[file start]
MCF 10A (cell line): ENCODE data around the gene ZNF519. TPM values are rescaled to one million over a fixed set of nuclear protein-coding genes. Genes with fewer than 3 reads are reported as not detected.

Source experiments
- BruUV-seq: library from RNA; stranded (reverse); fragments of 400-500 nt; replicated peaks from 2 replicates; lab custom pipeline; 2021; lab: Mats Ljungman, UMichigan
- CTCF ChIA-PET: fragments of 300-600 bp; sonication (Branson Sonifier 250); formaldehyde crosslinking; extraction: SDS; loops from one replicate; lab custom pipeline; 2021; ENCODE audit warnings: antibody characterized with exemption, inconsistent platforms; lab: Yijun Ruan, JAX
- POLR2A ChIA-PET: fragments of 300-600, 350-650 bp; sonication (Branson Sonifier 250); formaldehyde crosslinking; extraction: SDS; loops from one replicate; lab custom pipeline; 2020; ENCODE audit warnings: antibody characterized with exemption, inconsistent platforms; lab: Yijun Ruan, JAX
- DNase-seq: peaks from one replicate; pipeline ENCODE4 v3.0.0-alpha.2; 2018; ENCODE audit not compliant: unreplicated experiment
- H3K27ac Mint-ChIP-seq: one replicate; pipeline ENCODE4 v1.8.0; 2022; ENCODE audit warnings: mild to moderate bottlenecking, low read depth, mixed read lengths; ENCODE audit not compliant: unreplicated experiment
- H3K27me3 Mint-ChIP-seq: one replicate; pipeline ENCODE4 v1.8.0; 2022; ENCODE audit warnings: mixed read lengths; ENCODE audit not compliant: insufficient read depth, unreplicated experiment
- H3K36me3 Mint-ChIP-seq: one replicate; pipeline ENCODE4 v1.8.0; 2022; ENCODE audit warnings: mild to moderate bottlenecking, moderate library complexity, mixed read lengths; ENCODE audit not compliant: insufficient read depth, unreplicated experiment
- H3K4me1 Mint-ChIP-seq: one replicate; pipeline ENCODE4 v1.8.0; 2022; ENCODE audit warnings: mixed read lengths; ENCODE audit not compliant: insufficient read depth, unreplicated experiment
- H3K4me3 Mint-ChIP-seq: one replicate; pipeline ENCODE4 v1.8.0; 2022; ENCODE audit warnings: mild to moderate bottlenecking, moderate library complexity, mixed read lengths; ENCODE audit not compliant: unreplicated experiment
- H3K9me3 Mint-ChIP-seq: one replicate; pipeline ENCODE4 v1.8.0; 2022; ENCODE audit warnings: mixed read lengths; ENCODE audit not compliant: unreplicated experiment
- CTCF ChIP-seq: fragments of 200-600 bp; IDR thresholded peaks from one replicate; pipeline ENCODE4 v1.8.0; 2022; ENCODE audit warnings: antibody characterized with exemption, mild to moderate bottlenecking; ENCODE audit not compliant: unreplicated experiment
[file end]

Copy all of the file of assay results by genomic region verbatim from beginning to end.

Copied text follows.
MCF 10A (cell line): ENCODE data around the gene ZNF519. TPM values are rescaled to one million over a fixed set of nuclear protein-coding genes. Genes with fewer than 3 reads are reported as not detected.

Source experiments
- BruUV-seq: library from RNA; stranded (reverse); fragments of 400-500 nt; replicated peaks from 2 replicates; lab custom pipeline; 2021; lab: Mats Ljungman, UMichigan
- CTCF ChIA-PET: fragments of 300-600 bp; sonication (Branson Sonifier 250); formaldehyde crosslinking; extraction: SDS; loops from one replicate; lab custom pipeline; 2021; ENCODE audit warnings: antibody characterized with exemption, inconsistent platforms; lab: Yijun Ruan, JAX
- POLR2A ChIA-PET: fragments of 300-600, 350-650 bp; sonication (Branson Sonifier 250); formaldehyde crosslinking; extraction: SDS; loops from one replicate; lab custom pipeline; 2020; ENCODE audit warnings: antibody characterized with exemption, inconsistent platforms; lab: Yijun Ruan, JAX
- DNase-seq: peaks from one replicate; pipeline ENCODE4 v3.0.0-alpha.2; 2018; ENCODE audit not compliant: unreplicated experiment
- H3K27ac Mint-ChIP-seq: one replicate; pipeline ENCODE4 v1.8.0; 2022; ENCODE audit warnings: mild to moderate bottlenecking, low read depth, mixed read lengths; ENCODE audit not compliant: unreplicated experiment
- H3K27me3 Mint-ChIP-seq: one replicate; pipeline ENCODE4 v1.8.0; 2022; ENCODE audit warnings: mixed read lengths; ENCODE audit not compliant: insufficient read depth, unreplicated experiment
- H3K36me3 Mint-ChIP-seq: one replicate; pipeline ENCODE4 v1.8.0; 2022; ENCODE audit warnings: mild to moderate bottlenecking, moderate library complexity, mixed read lengths; ENCODE audit not compliant: insufficient read depth, unreplicated experiment
- H3K4me1 Mint-ChIP-seq: one replicate; pipeline ENCODE4 v1.8.0; 2022; ENCODE audit warnings: mixed read lengths; ENCODE audit not compliant: insufficient read depth, unreplicated experiment
- H3K4me3 Mint-ChIP-seq: one replicate; pipeline ENCODE4 v1.8.0; 2022; ENCODE audit warnings: mild to moderate bottlenecking, moderate library complexity, mixed read lengths; ENCODE audit not compliant: unreplicated experiment
- H3K9me3 Mint-ChIP-seq: one replicate; pipeline ENCODE4 v1.8.0; 2022; ENCODE audit warnings: mixed read lengths; ENCODE audit not compliant: unreplicated experiment
- CTCF ChIP-seq: fragments of 200-600 bp; IDR thresholded peaks from one replicate; pipeline ENCODE4 v1.8.0; 2022; ENCODE audit warnings: antibody characterized with exemption, mild to moderate bottlenecking; ENCODE audit not compliant: unreplicated experiment